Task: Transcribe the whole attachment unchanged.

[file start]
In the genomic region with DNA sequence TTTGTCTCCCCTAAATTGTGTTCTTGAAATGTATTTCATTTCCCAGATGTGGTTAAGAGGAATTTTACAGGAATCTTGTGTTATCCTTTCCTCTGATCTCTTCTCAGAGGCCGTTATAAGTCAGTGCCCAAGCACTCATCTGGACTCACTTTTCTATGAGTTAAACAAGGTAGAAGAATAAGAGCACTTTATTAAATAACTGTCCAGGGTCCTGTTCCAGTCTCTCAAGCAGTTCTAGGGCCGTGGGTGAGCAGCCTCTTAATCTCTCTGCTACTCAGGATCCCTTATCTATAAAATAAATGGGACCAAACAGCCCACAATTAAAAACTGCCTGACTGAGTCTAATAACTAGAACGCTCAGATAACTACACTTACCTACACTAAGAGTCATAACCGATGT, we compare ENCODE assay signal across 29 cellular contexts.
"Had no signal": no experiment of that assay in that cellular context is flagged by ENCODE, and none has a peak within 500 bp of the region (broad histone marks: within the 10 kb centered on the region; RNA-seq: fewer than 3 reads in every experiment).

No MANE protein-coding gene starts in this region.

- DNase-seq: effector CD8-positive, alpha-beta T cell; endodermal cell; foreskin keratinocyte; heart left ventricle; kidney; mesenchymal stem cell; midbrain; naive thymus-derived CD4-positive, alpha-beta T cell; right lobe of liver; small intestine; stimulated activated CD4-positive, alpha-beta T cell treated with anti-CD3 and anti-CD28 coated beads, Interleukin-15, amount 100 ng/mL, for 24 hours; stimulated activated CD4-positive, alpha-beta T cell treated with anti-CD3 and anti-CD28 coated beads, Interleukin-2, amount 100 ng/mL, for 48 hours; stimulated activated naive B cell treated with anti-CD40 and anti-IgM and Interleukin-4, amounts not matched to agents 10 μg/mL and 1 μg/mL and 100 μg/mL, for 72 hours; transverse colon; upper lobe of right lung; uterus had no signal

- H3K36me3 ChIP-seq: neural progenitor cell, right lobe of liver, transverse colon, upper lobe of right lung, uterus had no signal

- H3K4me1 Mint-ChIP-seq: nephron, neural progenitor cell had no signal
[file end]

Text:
In the genomic region with DNA sequence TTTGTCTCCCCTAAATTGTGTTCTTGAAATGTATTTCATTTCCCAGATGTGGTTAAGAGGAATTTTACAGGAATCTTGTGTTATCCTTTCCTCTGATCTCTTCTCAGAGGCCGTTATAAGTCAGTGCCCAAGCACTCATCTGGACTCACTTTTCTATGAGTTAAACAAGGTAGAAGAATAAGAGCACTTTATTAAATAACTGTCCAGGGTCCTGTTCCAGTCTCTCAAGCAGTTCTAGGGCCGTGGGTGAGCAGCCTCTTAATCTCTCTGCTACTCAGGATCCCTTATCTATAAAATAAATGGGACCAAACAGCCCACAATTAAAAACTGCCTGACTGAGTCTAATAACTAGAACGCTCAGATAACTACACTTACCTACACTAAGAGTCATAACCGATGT, we compare ENCODE assay signal across 29 cellular contexts.
"Had no signal": no experiment of that assay in that cellular context is flagged by ENCODE, and none has a peak within 500 bp of the region (broad histone marks: within the 10 kb centered on the region; RNA-seq: fewer than 3 reads in every experiment).

No MANE protein-coding gene starts in this region.

- DNase-seq: effector CD8-positive, alpha-beta T cell; endodermal cell; foreskin keratinocyte; heart left ventricle; kidney; mesenchymal stem cell; midbrain; naive thymus-derived CD4-positive, alpha-beta T cell; right lobe of liver; small intestine; stimulated activated CD4-positive, alpha-beta T cell treated with anti-CD3 and anti-CD28 coated beads, Interleukin-15, amount 100 ng/mL, for 24 hours; stimulated activated CD4-positive, alpha-beta T cell treated with anti-CD3 and anti-CD28 coated beads, Interleukin-2, amount 100 ng/mL, for 48 hours; stimulated activated naive B cell treated with anti-CD40 and anti-IgM and Interleukin-4, amounts not matched to agents 10 μg/mL and 1 μg/mL and 100 μg/mL, for 72 hours; transverse colon; upper lobe of right lung; uterus had no signal

- H3K36me3 ChIP-seq: neural progenitor cell, right lobe of liver, transverse colon, upper lobe of right lung, uterus had no signal

- H3K4me1 Mint-ChIP-seq: nephron, neural progenitor cell had no signal